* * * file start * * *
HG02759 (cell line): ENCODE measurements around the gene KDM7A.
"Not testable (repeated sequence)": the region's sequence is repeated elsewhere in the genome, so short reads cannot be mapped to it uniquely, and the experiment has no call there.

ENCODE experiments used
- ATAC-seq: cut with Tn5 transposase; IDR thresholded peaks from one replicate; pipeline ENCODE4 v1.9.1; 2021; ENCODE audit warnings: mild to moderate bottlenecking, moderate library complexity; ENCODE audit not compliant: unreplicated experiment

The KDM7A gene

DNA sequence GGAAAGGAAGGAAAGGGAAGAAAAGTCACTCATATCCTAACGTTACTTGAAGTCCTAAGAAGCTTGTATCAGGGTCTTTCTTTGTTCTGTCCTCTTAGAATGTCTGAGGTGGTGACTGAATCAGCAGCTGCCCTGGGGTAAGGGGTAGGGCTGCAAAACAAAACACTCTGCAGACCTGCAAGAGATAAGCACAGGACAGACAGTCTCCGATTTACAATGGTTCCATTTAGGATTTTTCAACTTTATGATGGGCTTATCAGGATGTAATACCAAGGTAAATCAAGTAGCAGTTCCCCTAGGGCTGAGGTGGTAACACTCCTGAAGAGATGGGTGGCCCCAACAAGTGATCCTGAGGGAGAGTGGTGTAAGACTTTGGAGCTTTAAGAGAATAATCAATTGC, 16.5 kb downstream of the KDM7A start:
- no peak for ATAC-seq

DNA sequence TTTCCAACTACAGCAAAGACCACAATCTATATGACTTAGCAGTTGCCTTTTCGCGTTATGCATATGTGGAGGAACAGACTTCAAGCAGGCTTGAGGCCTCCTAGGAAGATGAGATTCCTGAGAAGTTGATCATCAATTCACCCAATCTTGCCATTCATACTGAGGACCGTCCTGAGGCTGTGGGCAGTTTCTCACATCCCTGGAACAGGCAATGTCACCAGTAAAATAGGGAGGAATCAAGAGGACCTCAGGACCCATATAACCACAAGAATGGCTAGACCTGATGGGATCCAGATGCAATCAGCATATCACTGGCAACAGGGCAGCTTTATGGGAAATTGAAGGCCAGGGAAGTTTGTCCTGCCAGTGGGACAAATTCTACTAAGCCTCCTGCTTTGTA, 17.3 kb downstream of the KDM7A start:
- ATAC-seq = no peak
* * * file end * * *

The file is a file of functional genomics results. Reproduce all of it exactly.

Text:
HG02759 (cell line): ENCODE measurements around the gene KDM7A.
"Not testable (repeated sequence)": the region's sequence is repeated elsewhere in the genome, so short reads cannot be mapped to it uniquely, and the experiment has no call there.

ENCODE experiments used
- ATAC-seq: cut with Tn5 transposase; IDR thresholded peaks from one replicate; pipeline ENCODE4 v1.9.1; 2021; ENCODE audit warnings: mild to moderate bottlenecking, moderate library complexity; ENCODE audit not compliant: unreplicated experiment

The KDM7A gene

DNA sequence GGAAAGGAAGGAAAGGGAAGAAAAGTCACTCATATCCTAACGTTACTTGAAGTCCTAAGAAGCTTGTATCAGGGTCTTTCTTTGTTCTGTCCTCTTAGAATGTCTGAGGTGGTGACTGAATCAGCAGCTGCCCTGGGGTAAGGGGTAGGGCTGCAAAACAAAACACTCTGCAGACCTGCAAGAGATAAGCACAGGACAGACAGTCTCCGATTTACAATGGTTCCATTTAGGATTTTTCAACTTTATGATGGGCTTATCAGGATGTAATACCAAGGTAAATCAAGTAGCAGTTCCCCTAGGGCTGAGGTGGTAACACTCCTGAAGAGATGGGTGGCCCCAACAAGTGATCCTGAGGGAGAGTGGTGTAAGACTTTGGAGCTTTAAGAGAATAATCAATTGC, 16.5 kb downstream of the KDM7A start:
- no peak for ATAC-seq

DNA sequence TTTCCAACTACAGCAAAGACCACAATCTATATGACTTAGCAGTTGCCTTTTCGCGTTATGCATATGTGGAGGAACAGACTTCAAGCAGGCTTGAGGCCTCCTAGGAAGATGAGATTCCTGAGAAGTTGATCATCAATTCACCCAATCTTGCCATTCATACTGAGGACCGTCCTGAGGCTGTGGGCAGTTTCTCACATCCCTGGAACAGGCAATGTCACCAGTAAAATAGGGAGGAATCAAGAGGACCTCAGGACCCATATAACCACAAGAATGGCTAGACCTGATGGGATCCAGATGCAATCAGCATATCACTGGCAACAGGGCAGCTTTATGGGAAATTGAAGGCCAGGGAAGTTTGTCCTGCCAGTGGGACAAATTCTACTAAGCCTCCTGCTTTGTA, 17.3 kb downstream of the KDM7A start:
- ATAC-seq = no peak